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"Green" synthesized and coated nanaosilver alters the membrance permeability of barrier (intestinal, brain, endothelial) cells and stimulates oxidative stress pathways in neurons.
Baruwati, B., Steve Simmons, R. Varma, AND B. Veronesi. "Green" synthesized and coated nanaosilver alters the membrance permeability of barrier (intestinal, brain, endothelial) cells and stimulates oxidative stress pathways in neurons. ACS Sustainable Chemistry & Engineering. American Chemical Society, Washington, DC, 1(7):753-759, (2013).
Linkage of physicochemistry to biological activity/toxicity is important in the prediction of nanotoxicity. Essential for the development of intelligible and valid guidelines on nanoparticles. Research just awarded ORD’s Peer Ovation award (2012).
Nanosilver's (nanoAg) use in medical applications and consumer products is increasing. Because of this, its "green" synthesis and surface modification with beneficial coatings are desirable. Given nanoAg's potential exposure routes (e.g., dermal, intestinal, pulmonary)) questions on its potential to move through these "port of entry" barriers and enter the body's circulatory system remain unanswered. In view of nanoAg's free radical activity and the brain's sensitivity to oxidative stress damage, the possibility that nanoAg particles can move from the systemic circulation, transport through the blood-brain barrier (BBB) and pose neurotoxic threat is also a legitimate question. Because of these concerns, this study addressed if "green" synthesized nanoAg, coated with green tea polyphenols (GT), or glutathione (GSH) could alter the permeability of human intestinal epithelia (Caco-2) or rat brain endothelial (RBEC4) cells. Additionally, it asked if such "green" synthesis and coating modifies nanoAg's toxicity to oxidative stress sensitive cultured neurons (N27). Physicochemical (PC) characterization of conventionally synthesized nanoAg and "green" synthesized nanoAg-GT or nanoAg-GSH indicated that all samples aggregated (>500-2500 nm) when suspended in cell culture exposure media. NanoAg-GSH showed the lowest zeta potential and largest aggregate size in both Caco-2 and RBEC4 exposure media. Resistance measures indicated that within 15 min exposure to 6.5 ppm, both conventional and "green" nanoAg-GSH altered the permeability of intestinal Caco-2 cells and all nanoAg treatments altered the permeability of RBEC4 brain endothelial cells. To examine if a differential toxicity existed in the response of oxidative stress-sensitive neurons, a non-cytotoxic (1.0 ppm) concentration of each nanoAg material was exposed (18 hr) to rat dopaminergic neurons (N27), transfected with a NFKB reporter gene. Results indicated that all nanoAg samples significantly stimulated this oxidative stress pathway in the N27 neuron. Together, these data suggest that both conventional and "green synthesized" coated nanoAg alter the permeability of barrier cell membranes and activate oxidative stress pathways in target neurons, equally.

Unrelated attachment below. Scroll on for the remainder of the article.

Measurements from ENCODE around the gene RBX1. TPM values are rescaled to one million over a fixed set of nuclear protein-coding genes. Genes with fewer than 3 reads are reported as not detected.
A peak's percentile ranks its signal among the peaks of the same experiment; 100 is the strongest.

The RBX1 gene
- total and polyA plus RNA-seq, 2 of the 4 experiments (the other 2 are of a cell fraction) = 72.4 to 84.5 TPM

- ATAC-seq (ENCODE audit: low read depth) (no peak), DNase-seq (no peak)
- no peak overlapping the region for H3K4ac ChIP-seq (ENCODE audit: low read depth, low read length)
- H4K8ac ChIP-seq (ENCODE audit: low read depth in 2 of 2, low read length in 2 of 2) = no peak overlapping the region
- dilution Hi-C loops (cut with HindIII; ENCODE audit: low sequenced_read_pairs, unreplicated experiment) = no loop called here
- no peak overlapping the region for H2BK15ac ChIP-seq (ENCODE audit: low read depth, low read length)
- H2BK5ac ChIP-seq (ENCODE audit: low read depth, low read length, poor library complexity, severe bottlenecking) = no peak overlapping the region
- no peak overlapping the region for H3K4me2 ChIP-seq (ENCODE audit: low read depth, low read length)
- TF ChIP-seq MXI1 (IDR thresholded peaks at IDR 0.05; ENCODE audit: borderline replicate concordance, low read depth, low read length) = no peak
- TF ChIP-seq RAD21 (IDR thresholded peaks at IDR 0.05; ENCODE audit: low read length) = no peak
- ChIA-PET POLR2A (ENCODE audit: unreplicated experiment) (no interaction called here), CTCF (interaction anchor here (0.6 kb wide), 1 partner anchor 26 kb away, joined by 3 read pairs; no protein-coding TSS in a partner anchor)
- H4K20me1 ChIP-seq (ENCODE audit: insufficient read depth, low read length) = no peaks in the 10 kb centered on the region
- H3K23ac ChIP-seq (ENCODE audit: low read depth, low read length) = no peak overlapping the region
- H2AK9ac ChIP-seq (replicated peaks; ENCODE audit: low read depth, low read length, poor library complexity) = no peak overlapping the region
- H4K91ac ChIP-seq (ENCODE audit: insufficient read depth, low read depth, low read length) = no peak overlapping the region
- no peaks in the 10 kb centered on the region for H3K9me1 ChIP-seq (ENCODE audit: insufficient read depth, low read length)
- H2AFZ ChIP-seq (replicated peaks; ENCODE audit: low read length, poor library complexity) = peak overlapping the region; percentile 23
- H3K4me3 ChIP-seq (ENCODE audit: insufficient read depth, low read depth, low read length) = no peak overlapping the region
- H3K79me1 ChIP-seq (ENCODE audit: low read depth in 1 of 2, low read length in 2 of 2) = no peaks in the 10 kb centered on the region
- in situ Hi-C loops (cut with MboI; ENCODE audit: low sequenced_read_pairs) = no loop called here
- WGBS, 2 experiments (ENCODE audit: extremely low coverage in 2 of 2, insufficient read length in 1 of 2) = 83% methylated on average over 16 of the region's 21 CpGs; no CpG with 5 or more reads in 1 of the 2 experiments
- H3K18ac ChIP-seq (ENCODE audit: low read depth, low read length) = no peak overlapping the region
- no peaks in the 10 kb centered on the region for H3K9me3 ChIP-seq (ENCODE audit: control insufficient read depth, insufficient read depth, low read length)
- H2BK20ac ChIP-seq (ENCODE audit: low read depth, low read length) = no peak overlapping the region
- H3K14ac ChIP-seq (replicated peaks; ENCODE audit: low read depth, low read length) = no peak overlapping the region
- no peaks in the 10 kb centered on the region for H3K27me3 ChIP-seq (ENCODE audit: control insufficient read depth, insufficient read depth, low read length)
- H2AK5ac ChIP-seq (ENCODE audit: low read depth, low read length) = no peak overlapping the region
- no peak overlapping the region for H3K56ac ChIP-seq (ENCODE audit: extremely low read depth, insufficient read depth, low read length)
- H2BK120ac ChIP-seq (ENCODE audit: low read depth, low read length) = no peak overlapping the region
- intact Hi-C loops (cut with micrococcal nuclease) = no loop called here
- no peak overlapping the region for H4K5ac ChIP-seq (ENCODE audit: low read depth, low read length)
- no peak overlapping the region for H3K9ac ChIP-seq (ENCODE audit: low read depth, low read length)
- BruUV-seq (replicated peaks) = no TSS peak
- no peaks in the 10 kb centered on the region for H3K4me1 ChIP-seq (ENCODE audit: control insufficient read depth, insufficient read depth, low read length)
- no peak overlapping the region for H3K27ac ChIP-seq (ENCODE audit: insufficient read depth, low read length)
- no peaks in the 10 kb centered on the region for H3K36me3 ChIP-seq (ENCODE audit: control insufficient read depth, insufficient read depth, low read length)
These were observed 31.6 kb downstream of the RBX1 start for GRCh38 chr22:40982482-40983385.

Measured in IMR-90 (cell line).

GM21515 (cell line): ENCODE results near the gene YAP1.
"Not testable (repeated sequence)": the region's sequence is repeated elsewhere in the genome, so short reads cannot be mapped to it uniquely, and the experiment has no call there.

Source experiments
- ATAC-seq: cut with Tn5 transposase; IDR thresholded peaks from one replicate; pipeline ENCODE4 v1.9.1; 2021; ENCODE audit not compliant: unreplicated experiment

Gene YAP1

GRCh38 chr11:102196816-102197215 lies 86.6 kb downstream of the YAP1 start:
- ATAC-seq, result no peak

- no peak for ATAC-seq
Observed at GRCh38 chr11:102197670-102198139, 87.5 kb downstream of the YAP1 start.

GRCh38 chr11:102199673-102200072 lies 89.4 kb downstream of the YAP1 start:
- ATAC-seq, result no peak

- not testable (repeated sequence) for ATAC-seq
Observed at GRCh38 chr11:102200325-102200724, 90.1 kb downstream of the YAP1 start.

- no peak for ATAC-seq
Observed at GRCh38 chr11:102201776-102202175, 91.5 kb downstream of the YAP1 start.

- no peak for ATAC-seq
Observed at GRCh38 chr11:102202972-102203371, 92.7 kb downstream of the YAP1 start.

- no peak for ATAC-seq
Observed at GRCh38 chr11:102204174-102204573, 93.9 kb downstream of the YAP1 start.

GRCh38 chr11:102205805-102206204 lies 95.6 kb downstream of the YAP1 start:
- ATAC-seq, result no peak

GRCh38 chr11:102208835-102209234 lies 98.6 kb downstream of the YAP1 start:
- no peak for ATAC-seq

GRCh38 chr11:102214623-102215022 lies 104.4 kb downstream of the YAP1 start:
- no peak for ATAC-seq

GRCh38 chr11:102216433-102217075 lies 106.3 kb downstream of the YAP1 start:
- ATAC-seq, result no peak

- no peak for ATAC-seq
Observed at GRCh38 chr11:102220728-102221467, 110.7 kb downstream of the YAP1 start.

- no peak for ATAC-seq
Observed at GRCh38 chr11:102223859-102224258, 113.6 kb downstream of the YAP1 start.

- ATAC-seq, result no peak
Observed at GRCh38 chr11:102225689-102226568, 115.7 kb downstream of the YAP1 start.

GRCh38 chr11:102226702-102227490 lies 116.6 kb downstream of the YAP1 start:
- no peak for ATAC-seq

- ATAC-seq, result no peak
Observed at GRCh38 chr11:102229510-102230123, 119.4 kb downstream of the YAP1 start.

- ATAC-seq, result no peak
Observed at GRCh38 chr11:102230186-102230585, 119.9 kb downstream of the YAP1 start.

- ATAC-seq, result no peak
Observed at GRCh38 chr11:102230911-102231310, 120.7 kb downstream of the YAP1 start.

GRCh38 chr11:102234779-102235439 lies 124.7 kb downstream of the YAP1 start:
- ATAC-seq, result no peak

Record Details:Record Type: DOCUMENT (JOURNAL/PEER REVIEWED JOURNAL)
Organization:U.S. ENVIRONMENTAL PROTECTION AGENCY
OFFICE OF RESEARCH AND DEVELOPMENT
NATIONAL HEALTH AND ENVIRONMENTAL EFFECTS RESEARCH LABORATORY
INTEGRATED SYSTEMS TOXICOLOGY DIVISION
SYSTEMS BIOLOGY BRANCH